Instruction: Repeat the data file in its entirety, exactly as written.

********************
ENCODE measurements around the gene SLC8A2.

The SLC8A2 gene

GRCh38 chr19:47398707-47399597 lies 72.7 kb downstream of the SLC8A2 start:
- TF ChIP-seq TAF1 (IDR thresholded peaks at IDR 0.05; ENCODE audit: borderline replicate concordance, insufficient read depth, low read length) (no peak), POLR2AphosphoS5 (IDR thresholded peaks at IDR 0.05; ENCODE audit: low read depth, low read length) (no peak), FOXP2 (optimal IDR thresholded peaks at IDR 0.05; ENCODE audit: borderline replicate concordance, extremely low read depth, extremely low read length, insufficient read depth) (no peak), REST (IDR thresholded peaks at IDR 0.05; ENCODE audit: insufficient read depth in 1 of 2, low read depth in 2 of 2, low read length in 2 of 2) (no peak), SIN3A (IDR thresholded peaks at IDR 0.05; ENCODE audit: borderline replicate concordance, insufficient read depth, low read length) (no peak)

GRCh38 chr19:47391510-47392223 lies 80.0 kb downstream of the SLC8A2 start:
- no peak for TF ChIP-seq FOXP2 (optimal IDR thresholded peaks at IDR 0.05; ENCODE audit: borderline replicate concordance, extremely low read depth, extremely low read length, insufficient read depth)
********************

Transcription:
ENCODE measurements around the gene SLC8A2.

The SLC8A2 gene

GRCh38 chr19:47398707-47399597 lies 72.7 kb downstream of the SLC8A2 start:
- TF ChIP-seq TAF1 (IDR thresholded peaks at IDR 0.05; ENCODE audit: borderline replicate concordance, insufficient read depth, low read length) (no peak), POLR2AphosphoS5 (IDR thresholded peaks at IDR 0.05; ENCODE audit: low read depth, low read length) (no peak), FOXP2 (optimal IDR thresholded peaks at IDR 0.05; ENCODE audit: borderline replicate concordance, extremely low read depth, extremely low read length, insufficient read depth) (no peak), REST (IDR thresholded peaks at IDR 0.05; ENCODE audit: insufficient read depth in 1 of 2, low read depth in 2 of 2, low read length in 2 of 2) (no peak), SIN3A (IDR thresholded peaks at IDR 0.05; ENCODE audit: borderline replicate concordance, insufficient read depth, low read length) (no peak)

GRCh38 chr19:47391510-47392223 lies 80.0 kb downstream of the SLC8A2 start:
- no peak for TF ChIP-seq FOXP2 (optimal IDR thresholded peaks at IDR 0.05; ENCODE audit: borderline replicate concordance, extremely low read depth, extremely low read length, insufficient read depth)